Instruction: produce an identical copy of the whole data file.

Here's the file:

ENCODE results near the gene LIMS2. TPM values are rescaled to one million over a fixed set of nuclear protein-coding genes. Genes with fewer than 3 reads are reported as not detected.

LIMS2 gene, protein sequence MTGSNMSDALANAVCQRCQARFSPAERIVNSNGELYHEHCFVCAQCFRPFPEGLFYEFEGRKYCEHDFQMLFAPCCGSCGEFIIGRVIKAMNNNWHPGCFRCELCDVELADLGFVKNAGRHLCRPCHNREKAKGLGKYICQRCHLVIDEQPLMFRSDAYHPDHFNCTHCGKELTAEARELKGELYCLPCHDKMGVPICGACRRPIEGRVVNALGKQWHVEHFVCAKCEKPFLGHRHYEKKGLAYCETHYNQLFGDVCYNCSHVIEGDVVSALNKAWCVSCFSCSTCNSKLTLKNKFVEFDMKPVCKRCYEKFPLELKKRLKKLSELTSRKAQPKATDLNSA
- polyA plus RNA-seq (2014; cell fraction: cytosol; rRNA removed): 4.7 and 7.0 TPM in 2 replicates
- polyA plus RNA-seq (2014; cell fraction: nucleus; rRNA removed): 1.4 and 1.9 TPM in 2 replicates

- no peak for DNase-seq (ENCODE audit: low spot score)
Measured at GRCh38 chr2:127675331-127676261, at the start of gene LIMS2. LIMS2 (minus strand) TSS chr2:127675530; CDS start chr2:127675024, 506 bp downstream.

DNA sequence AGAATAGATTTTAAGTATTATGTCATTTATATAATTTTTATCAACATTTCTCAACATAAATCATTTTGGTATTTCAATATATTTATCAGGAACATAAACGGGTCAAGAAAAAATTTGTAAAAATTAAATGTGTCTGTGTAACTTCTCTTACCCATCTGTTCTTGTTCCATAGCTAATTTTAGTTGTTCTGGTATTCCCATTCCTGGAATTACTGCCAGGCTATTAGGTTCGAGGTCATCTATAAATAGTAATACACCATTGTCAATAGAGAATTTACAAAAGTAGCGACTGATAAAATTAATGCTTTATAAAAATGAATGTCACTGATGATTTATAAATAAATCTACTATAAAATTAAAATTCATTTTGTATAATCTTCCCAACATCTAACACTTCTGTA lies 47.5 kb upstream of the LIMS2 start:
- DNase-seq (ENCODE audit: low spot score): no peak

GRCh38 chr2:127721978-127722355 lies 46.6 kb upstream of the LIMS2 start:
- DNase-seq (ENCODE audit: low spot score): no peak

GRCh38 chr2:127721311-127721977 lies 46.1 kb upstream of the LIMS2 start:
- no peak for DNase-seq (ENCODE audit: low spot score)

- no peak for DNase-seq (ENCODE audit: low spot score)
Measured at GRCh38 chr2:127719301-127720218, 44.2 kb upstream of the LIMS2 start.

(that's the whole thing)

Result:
ENCODE results near the gene LIMS2. TPM values are rescaled to one million over a fixed set of nuclear protein-coding genes. Genes with fewer than 3 reads are reported as not detected.

LIMS2 gene, protein sequence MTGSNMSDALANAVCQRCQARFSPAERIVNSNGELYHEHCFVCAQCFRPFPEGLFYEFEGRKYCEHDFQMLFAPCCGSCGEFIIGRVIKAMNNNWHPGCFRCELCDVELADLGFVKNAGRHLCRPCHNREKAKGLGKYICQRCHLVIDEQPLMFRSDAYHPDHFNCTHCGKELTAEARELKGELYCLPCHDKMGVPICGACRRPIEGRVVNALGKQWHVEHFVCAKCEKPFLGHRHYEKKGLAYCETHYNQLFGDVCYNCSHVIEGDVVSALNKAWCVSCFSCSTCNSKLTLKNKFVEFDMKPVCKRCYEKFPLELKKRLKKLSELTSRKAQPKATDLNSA
- polyA plus RNA-seq (2014; cell fraction: cytosol; rRNA removed): 4.7 and 7.0 TPM in 2 replicates
- polyA plus RNA-seq (2014; cell fraction: nucleus; rRNA removed): 1.4 and 1.9 TPM in 2 replicates

- no peak for DNase-seq (ENCODE audit: low spot score)
Measured at GRCh38 chr2:127675331-127676261, at the start of gene LIMS2. LIMS2 (minus strand) TSS chr2:127675530; CDS start chr2:127675024, 506 bp downstream.

DNA sequence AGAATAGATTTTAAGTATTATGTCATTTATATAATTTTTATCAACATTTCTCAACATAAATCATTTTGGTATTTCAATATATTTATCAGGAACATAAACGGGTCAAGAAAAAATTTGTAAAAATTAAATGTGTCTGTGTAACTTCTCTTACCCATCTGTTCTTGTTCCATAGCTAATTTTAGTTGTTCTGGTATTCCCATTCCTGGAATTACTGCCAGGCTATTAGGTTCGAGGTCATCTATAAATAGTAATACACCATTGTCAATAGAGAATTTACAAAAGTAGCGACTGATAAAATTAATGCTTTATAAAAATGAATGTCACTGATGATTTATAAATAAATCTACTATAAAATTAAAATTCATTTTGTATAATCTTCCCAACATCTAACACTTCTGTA lies 47.5 kb upstream of the LIMS2 start:
- DNase-seq (ENCODE audit: low spot score): no peak

GRCh38 chr2:127721978-127722355 lies 46.6 kb upstream of the LIMS2 start:
- DNase-seq (ENCODE audit: low spot score): no peak

GRCh38 chr2:127721311-127721977 lies 46.1 kb upstream of the LIMS2 start:
- no peak for DNase-seq (ENCODE audit: low spot score)

- no peak for DNase-seq (ENCODE audit: low spot score)
Measured at GRCh38 chr2:127719301-127720218, 44.2 kb upstream of the LIMS2 start.